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Savanna vegetation-fire-climate relationships differ among continents

Lehmann, Caroline, Anderson, Michael, Sankaran, Mahesh, Higgins, Steven, Archibald, Sally, Hoffmann, William, Hanan, Niall, Williams, Richard, Fensham, Roderick, Felfili, Jeanine, Hutley, Lindsay, Ratnam, Jayashree, San, Jose, Montes, Ruben, Franklin, Donald, Russell-Smith, Jeremy, Ryan, Casey, Durigan, Giselda, Hiernaux, Pierre, Haidar, Ricardo, Bowman, David and Bond, William (2014). Savanna vegetation-fire-climate relationships differ among continents. Science,343(6170):548-552.

Document type: Journal Article
Citation counts: Scopus Citation Count Cited 3 times in Scopus Article | Citations
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IRMA ID 84376995xPUB22
Title Savanna vegetation-fire-climate relationships differ among continents
Author Lehmann, Caroline
Anderson, Michael
Sankaran, Mahesh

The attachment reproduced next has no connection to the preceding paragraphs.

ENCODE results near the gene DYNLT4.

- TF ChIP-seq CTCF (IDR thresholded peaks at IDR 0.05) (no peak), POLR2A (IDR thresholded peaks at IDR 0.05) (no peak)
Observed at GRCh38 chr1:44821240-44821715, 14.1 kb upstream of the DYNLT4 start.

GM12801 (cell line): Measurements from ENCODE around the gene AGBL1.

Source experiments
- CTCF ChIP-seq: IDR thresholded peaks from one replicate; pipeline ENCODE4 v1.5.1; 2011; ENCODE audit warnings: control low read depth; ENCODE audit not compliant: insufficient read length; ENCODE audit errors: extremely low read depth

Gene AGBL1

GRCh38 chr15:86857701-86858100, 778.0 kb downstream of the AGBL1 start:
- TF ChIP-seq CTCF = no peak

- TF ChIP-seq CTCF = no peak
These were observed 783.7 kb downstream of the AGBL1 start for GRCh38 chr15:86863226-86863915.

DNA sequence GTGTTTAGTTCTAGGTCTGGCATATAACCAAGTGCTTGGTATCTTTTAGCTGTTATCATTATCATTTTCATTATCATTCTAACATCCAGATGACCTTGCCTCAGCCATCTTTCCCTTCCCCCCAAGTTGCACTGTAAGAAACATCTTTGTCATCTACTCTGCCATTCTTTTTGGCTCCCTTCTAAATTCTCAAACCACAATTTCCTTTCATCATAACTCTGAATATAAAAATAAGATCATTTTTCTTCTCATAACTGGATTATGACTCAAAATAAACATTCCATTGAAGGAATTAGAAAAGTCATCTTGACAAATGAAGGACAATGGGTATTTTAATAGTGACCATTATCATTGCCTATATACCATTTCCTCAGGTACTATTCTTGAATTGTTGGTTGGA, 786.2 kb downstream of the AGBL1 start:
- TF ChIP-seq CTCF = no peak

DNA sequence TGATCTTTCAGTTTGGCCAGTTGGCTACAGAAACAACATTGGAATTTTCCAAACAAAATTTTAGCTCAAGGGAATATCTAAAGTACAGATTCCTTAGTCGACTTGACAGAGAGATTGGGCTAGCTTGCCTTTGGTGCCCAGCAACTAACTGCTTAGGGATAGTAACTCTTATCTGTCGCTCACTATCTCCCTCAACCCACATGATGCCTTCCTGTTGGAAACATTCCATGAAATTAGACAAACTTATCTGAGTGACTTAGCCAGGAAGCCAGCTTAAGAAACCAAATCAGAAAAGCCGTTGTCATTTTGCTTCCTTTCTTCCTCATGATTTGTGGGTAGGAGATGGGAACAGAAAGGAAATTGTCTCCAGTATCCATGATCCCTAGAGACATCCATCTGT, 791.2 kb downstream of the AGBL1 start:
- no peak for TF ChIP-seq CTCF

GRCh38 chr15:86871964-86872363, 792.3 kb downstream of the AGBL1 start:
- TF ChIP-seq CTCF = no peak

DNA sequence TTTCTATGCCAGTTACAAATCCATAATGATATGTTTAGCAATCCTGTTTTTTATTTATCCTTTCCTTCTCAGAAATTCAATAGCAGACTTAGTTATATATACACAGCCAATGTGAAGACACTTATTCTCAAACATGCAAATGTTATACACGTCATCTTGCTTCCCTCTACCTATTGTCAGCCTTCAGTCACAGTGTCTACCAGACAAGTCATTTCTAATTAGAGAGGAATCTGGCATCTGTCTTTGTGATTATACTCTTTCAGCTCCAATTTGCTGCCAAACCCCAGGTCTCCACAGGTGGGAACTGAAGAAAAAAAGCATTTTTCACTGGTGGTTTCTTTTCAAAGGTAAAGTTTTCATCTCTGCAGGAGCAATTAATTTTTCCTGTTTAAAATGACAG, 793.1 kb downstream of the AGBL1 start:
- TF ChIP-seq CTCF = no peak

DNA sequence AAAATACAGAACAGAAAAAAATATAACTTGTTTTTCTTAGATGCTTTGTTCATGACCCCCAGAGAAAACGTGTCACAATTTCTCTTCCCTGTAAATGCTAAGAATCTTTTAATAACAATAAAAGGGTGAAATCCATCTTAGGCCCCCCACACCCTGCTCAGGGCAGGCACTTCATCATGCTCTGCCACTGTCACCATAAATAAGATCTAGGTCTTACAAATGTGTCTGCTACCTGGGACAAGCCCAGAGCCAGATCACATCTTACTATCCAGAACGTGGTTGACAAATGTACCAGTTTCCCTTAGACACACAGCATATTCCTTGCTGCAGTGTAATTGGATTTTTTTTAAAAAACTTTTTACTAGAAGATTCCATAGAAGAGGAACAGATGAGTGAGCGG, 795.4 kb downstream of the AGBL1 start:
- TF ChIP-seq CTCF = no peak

Higgins, Steven
Archibald, Sally
Hoffmann, William
Hanan, Niall
Williams, Richard
Fensham, Roderick
Felfili, Jeanine
Hutley, Lindsay
Ratnam, Jayashree
San, Jose
Montes, Ruben
Franklin, Donald
Russell-Smith, Jeremy
Ryan, Casey
Durigan, Giselda
Hiernaux, Pierre
Haidar, Ricardo
Bowman, David
Bond, William
Journal Name Science
Publication Date 2014
Volume Number 343
Issue Number 6170
ISSN 0036-8075   (check CDU catalogue  open catalogue search in new window)
Scopus ID 2-s2.0-84893026245
Start Page 548
End Page 552
Total Pages 5
Place of Publication United States
Publisher American Association for the Advancement of Science (A A A S)
HERDC Category C1 - Journal Article (DIISR)
Abstract Ecologists have long sought to understand the factors controlling the structure of savanna vegetation. Using data from 2154 sites in savannas across Africa, Australia, and South America, we found that increasing moisture availability drives increases in fire and tree basal area, whereas fire reduces tree basal area. However, among continents, the magnitude of these effects varied substantially, so that a single model cannot adequately represent savanna woody biomass across these regions. Historical and environmental differences drive the regional variation in the functional relationships between woody vegetation, fire, and climate. These same differences will determine the regional responses of vegetation to future climates, with implications for global carbon stocks.
DOI http://dx.doi.org/10.1126/science.1247355   (check subscription with CDU E-Gateway service for CDU Staff and Students  check subscription with CDU E-Gateway in new window)
 
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